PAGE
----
But this concurrency isn't the within-one-process, multi-threaded computing type of concurrency. This is old school, it feels a lot more like multi-processing, processes running in their own address spaces, maybe on separate physical hardware, at a great distance from one another. By distance here I mean that the inter-process communication mechanisms are many orders of magnitude slower than the code. These are not threads, that behave like people hanging out, chatting with one another. These are more like characters in a Dickens novel, on separate continents, sending letters by sea. Charming and old world, if a little inconvenient. Again, not a criticism, this is how distributed computing is.

(Incidentally, I know that you can do multi-threaded programming on AppEngine, but I just think that's a bit boring and misses the point of the platform. Threads live inside one request, ie: process, and only live as long as that process lives. You can do some optimisation stuff with them, but they are at the wrong level of abstraction to be the real game here.)

So what are the elements of this distributed machine?

Looking at AppEngine as a Distributed Machine

Well, each user account has a bunch of program slots (10, or as many as you like for people with big wallets). Each slot, each "app", is the single-distributed-machine abstraction level. The slot/app/machine has its own resources, and lets you run one program.

Each program has a bunch of potential entry points (web request handlers). They can be used to kick off copies of the program. That can happen because of user requests, or due to scheduled task calls, or cron jobs, or backend jobs (other?). In practice, the program, having multiple entry points, is functionally a set of cooperating programs, more or less divided up by entry point (ie: web request handler).

Each time (a piece of) the program is kicked off, it gets its own address space. (Well, if you mark your programs as "threadsafe", then it might share address space with other copies of itself, but that's again an optimisation that can be ignored here.) But in any case, it's a program, loaded into an address space and being executed. We might call it a "process".

The process can do things. One special purpose thing it might do, in response to a user request, is to construct and return a web page. But it can do all kinds of other things.

Simplest among them is do to some calculation of something. Maybe you want to figure out a metric tonne of prime numbers? That sort of thing. In this case, you just do your calc and finish. Only thing to consider here is that there can be a limitation on the lifespan of a process (ie: 60 seconds, if you're using a frontend).

Anything more complex than simple calculations will need to talk to things outside of the process. Even simple calcs presumably need to go somewhere when they are complete, so you can read the results. So we need interprocess communications mechanisms. What's available?

The most obvious IPC mechanism is the datastore. We can put to the datastore, and get from the datastore. The datastore is persistent, so processes can talk to each other across time and space. The datastore is pretty slow compared to intra-process work (sea mail), although we can ameliorate that a little with memcache.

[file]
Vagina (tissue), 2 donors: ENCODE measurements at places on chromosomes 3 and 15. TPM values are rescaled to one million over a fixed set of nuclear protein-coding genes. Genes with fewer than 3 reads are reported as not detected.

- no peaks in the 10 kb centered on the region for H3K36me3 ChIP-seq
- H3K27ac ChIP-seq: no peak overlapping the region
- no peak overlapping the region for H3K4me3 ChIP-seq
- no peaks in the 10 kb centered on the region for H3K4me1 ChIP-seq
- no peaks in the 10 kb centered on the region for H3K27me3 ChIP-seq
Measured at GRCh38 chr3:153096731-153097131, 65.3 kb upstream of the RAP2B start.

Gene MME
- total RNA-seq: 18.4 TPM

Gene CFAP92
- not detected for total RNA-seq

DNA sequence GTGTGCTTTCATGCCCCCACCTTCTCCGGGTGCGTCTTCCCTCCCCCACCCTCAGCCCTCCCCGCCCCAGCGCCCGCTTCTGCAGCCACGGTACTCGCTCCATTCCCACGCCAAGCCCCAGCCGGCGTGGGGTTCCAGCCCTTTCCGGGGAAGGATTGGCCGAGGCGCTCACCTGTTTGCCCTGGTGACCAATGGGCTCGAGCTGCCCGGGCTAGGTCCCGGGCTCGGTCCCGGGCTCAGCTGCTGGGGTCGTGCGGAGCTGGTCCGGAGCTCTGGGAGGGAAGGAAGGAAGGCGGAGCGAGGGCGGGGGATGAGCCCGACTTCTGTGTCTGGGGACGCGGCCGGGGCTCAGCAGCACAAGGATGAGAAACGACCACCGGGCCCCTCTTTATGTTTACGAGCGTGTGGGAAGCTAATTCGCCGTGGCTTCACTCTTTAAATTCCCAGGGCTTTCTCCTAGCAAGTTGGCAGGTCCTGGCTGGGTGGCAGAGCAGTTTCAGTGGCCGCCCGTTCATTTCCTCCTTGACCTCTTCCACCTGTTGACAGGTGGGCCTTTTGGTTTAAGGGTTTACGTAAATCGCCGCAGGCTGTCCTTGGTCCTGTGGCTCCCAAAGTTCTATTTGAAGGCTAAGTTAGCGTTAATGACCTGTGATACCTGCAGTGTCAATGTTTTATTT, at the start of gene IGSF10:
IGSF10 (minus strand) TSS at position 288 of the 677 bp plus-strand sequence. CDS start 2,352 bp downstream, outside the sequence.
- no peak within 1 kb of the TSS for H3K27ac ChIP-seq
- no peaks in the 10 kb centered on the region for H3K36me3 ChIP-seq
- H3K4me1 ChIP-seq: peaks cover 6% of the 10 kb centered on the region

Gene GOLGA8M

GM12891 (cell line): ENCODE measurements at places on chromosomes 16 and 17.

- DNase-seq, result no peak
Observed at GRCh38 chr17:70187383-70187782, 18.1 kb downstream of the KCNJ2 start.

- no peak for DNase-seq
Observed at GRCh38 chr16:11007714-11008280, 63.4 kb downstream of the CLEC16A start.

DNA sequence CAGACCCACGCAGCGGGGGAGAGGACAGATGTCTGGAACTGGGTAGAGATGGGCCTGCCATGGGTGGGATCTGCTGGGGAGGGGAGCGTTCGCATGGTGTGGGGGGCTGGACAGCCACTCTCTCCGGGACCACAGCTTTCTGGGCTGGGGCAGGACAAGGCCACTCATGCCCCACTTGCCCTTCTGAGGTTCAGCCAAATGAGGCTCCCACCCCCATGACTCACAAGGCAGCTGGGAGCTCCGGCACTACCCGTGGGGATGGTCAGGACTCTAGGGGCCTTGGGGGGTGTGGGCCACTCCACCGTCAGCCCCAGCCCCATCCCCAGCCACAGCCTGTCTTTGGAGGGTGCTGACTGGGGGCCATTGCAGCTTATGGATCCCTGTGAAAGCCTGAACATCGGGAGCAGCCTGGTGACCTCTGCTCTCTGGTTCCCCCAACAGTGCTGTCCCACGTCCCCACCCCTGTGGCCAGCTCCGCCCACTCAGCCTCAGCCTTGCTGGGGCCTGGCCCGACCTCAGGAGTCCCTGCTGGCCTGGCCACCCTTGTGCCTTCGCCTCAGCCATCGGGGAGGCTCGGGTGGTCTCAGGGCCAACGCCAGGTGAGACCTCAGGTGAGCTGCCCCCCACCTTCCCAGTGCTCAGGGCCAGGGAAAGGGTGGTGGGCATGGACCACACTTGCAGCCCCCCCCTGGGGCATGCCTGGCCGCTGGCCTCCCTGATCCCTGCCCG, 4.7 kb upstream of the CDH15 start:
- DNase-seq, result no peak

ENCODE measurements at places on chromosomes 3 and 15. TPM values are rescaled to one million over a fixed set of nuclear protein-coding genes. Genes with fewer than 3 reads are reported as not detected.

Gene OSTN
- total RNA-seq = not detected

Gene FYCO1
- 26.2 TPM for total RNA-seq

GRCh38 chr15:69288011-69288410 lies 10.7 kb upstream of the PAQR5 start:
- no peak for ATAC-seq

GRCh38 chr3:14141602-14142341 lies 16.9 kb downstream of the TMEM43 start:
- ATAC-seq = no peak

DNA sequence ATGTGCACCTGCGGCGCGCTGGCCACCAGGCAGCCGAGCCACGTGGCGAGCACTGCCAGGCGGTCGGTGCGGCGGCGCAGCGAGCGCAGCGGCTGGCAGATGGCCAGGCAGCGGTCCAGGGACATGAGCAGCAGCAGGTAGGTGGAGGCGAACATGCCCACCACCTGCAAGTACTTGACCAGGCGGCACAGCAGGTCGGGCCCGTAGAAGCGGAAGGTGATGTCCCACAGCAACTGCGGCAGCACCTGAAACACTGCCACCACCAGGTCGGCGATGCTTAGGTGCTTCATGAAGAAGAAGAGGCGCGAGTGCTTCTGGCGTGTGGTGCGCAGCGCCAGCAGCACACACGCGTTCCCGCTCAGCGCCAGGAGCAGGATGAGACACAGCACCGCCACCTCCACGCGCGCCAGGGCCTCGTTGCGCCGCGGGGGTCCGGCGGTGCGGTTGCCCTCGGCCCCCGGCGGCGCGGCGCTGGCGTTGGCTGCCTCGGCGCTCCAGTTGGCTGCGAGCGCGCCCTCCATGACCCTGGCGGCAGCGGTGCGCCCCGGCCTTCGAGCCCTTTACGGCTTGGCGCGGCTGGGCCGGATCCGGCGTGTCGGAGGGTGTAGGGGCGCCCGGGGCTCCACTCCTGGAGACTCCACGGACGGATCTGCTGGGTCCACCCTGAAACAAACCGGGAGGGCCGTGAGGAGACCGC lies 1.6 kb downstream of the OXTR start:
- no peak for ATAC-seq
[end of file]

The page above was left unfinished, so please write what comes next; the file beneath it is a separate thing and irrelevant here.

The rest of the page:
Interestingly, we probably can't reliably use memcache for this on its own, because it can expire without warning. Actually, hold that thought, there might be interprocess comms jobs to which it is suited, I'll keep an eye out for them.

The channels API could also potentially be used for interprocess communication. It's supposed to be for pushing event information to web clients, but a client could just as easily be a process inside this virtual machine. Then the channels would look like some pretty sweet message queues. So, keep that in mind too.

But the datastore is the bread and butter here.

Now there are roughly two ways of thinking about processes in this machine, two models; roughly, they are Long Lived and Short Lived.

In the Long Lived model, processes live indefinitely, so they need to communicate directly with each other. This is where the channels API could be interesting, acting like one-way pipes between unix processes. Old school message passing. They might also communicate by polling datastore objects, waiting for things to happen. This will require using backends to accomplish, so is probably a bit pricey. It also feels a little clunky; lots of sitting in loops monitoring things.

The Short Lived model is a bit more interesting, mainly because it feels more like the way the platform, the virtual distributed machine, wants to behave. In this model, the processes are short lived, and crucially never talk directly to each other. Instead, they all interact with the datastore. They are kicked off from somewhere (usually as Tasks, I'll get to that), and have arguments which, along with the entry point used, define what they are supposed to do. They read from the datastore to figure out more context, access shared resources, whatever. They perform calculations. They write back to the datastore. And they might queue up more processes (tasks) to run, as appropriate. So the processes behave as individual workers chipping away at the datastore, a shared medium, which is the coordinating point for all their work. Rather than talking directly to each other, the processes lay down cues, and notice cues layed down by others, doing their work based on those cues. It's a bit stigmergic.